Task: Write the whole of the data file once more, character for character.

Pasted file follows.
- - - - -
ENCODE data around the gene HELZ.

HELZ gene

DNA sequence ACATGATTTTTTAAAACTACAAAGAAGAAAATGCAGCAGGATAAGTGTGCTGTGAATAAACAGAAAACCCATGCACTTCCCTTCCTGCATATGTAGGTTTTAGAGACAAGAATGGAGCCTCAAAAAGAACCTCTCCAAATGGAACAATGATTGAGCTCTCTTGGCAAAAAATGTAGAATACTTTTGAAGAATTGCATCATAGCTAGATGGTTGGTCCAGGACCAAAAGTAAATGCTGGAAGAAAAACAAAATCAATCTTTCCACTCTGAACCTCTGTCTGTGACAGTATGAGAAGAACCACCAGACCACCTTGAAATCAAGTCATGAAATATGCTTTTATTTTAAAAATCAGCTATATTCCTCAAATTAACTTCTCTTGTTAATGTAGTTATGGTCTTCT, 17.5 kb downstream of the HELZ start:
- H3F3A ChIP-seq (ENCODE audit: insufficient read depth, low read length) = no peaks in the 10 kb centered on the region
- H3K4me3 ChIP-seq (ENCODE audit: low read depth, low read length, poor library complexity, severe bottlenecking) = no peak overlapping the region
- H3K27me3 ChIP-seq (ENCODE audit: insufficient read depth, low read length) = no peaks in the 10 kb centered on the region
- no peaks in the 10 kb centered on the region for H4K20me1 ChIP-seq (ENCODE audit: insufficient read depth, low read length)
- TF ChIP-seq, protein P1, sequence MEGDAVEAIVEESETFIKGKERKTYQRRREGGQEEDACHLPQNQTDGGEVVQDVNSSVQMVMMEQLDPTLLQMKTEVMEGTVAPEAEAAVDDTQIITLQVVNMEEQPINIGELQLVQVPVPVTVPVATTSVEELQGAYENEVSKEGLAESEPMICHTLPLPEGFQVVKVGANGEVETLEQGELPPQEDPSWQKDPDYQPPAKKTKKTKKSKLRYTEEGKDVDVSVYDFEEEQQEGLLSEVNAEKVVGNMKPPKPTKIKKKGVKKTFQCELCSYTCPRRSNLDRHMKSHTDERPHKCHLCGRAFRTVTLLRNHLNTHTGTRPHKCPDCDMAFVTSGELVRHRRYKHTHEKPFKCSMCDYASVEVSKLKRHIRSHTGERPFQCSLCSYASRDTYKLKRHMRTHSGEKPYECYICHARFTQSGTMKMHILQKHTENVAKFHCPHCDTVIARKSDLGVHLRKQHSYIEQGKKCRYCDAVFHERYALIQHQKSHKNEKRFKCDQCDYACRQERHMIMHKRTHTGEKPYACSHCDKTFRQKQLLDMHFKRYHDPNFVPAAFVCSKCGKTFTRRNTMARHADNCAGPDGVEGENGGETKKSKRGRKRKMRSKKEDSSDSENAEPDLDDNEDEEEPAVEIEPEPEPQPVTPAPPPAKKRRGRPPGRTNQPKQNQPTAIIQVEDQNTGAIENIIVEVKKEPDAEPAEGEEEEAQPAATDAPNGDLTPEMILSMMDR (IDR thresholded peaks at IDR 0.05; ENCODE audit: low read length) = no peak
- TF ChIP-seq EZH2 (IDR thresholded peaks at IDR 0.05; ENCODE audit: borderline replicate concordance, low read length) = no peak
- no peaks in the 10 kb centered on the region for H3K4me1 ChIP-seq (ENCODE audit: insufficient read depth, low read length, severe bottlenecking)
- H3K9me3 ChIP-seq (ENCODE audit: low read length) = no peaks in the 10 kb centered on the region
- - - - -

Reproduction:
ENCODE data around the gene HELZ.

HELZ gene

DNA sequence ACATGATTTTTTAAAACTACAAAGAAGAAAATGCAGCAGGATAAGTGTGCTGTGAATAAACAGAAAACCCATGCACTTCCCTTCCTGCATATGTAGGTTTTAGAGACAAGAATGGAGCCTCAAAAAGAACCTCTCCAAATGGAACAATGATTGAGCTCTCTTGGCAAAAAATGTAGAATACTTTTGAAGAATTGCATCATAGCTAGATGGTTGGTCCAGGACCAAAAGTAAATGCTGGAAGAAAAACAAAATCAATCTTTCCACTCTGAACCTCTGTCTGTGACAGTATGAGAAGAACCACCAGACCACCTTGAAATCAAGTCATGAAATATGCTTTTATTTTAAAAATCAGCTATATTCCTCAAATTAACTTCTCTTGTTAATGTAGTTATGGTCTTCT, 17.5 kb downstream of the HELZ start:
- H3F3A ChIP-seq (ENCODE audit: insufficient read depth, low read length) = no peaks in the 10 kb centered on the region
- H3K4me3 ChIP-seq (ENCODE audit: low read depth, low read length, poor library complexity, severe bottlenecking) = no peak overlapping the region
- H3K27me3 ChIP-seq (ENCODE audit: insufficient read depth, low read length) = no peaks in the 10 kb centered on the region
- no peaks in the 10 kb centered on the region for H4K20me1 ChIP-seq (ENCODE audit: insufficient read depth, low read length)
- TF ChIP-seq, protein P1, sequence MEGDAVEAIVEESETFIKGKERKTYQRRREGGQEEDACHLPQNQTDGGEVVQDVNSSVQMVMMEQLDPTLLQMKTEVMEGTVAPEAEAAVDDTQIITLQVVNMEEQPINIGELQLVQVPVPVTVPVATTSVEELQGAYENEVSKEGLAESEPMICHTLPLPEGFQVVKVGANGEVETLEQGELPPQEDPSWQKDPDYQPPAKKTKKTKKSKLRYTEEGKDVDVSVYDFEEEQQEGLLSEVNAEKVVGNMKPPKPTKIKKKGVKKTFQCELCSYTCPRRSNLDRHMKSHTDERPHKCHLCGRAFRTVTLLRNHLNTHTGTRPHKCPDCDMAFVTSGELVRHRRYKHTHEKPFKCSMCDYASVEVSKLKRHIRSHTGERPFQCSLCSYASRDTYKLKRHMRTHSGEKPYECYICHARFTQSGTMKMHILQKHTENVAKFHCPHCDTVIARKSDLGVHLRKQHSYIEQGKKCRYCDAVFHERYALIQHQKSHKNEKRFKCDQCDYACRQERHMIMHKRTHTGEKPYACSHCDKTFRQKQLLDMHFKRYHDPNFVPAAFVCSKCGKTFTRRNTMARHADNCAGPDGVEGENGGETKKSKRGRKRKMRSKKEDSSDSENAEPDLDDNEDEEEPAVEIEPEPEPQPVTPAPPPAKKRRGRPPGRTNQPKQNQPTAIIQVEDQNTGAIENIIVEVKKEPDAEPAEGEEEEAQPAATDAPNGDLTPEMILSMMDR (IDR thresholded peaks at IDR 0.05; ENCODE audit: low read length) = no peak
- TF ChIP-seq EZH2 (IDR thresholded peaks at IDR 0.05; ENCODE audit: borderline replicate concordance, low read length) = no peak
- no peaks in the 10 kb centered on the region for H3K4me1 ChIP-seq (ENCODE audit: insufficient read depth, low read length, severe bottlenecking)
- H3K9me3 ChIP-seq (ENCODE audit: low read length) = no peaks in the 10 kb centered on the region